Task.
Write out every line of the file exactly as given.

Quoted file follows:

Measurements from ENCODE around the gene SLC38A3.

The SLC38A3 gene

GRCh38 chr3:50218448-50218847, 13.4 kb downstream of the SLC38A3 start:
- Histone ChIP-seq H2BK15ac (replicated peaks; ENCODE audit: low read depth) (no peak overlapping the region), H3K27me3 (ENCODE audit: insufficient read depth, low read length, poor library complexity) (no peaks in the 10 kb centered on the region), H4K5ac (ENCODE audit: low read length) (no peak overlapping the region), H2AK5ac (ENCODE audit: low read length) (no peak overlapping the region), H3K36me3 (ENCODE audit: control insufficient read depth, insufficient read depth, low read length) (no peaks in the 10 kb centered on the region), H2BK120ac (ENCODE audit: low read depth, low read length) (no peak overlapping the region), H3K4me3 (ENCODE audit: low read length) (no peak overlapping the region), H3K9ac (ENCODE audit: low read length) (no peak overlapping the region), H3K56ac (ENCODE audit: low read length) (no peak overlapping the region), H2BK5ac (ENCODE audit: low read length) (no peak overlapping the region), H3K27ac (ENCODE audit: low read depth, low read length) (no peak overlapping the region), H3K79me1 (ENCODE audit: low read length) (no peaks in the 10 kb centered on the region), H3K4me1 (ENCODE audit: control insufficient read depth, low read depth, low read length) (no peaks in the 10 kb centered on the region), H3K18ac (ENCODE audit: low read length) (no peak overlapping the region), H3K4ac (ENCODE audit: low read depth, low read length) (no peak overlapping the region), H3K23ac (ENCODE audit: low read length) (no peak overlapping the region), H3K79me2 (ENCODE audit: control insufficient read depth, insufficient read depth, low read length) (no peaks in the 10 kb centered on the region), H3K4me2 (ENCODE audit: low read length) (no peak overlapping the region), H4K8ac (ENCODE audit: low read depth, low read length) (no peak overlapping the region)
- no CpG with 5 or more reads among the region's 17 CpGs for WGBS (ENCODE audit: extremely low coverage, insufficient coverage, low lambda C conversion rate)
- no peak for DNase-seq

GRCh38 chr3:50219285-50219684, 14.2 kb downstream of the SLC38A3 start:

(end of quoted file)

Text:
Measurements from ENCODE around the gene SLC38A3.

The SLC38A3 gene

GRCh38 chr3:50218448-50218847, 13.4 kb downstream of the SLC38A3 start:
- Histone ChIP-seq H2BK15ac (replicated peaks; ENCODE audit: low read depth) (no peak overlapping the region), H3K27me3 (ENCODE audit: insufficient read depth, low read length, poor library complexity) (no peaks in the 10 kb centered on the region), H4K5ac (ENCODE audit: low read length) (no peak overlapping the region), H2AK5ac (ENCODE audit: low read length) (no peak overlapping the region), H3K36me3 (ENCODE audit: control insufficient read depth, insufficient read depth, low read length) (no peaks in the 10 kb centered on the region), H2BK120ac (ENCODE audit: low read depth, low read length) (no peak overlapping the region), H3K4me3 (ENCODE audit: low read length) (no peak overlapping the region), H3K9ac (ENCODE audit: low read length) (no peak overlapping the region), H3K56ac (ENCODE audit: low read length) (no peak overlapping the region), H2BK5ac (ENCODE audit: low read length) (no peak overlapping the region), H3K27ac (ENCODE audit: low read depth, low read length) (no peak overlapping the region), H3K79me1 (ENCODE audit: low read length) (no peaks in the 10 kb centered on the region), H3K4me1 (ENCODE audit: control insufficient read depth, low read depth, low read length) (no peaks in the 10 kb centered on the region), H3K18ac (ENCODE audit: low read length) (no peak overlapping the region), H3K4ac (ENCODE audit: low read depth, low read length) (no peak overlapping the region), H3K23ac (ENCODE audit: low read length) (no peak overlapping the region), H3K79me2 (ENCODE audit: control insufficient read depth, insufficient read depth, low read length) (no peaks in the 10 kb centered on the region), H3K4me2 (ENCODE audit: low read length) (no peak overlapping the region), H4K8ac (ENCODE audit: low read depth, low read length) (no peak overlapping the region)
- no CpG with 5 or more reads among the region's 17 CpGs for WGBS (ENCODE audit: extremely low coverage, insufficient coverage, low lambda C conversion rate)
- no peak for DNase-seq

GRCh38 chr3:50219285-50219684, 14.2 kb downstream of the SLC38A3 start: